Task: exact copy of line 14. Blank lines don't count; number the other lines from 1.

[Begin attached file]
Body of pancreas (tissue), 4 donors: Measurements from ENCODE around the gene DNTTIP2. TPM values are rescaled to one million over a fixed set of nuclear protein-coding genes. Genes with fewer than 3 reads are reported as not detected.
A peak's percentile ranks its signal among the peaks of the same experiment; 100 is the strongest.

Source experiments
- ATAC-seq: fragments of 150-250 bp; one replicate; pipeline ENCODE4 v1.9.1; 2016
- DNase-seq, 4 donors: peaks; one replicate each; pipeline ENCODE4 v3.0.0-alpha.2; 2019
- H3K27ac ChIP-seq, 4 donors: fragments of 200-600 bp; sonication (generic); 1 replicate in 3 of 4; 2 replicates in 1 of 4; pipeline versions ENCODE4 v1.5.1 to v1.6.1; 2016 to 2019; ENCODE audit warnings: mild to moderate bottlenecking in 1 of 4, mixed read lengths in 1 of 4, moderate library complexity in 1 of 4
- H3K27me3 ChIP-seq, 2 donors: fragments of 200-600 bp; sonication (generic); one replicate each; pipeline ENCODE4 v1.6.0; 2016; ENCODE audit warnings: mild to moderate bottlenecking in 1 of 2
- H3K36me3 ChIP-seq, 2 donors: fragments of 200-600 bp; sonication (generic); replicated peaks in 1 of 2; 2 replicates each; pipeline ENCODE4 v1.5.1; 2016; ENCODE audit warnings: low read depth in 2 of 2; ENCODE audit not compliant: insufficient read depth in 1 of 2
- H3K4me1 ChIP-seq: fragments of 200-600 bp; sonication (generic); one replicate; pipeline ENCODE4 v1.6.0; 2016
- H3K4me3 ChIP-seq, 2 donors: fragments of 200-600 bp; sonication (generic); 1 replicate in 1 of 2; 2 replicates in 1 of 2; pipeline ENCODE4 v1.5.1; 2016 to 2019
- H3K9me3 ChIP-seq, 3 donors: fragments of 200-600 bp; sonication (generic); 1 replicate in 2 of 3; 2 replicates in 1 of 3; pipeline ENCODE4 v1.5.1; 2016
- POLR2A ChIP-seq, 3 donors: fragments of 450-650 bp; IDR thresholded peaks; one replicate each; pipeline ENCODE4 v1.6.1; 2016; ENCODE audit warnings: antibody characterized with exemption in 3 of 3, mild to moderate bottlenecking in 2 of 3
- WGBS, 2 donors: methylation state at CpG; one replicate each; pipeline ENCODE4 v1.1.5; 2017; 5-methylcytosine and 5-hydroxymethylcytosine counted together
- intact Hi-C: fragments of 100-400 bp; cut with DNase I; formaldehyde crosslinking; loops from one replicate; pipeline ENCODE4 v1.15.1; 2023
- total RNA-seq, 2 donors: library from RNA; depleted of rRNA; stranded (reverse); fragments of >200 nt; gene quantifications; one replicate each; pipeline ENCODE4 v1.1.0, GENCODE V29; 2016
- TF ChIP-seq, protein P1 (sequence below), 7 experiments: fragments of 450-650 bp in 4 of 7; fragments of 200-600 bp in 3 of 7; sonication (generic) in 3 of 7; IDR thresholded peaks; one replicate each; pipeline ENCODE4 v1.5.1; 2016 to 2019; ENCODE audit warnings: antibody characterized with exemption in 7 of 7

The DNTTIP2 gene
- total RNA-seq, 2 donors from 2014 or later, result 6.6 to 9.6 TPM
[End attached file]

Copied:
- intact Hi-C: fragments of 100-400 bp; cut with DNase I; formaldehyde crosslinking; loops from one replicate; pipeline ENCODE4 v1.15.1; 2023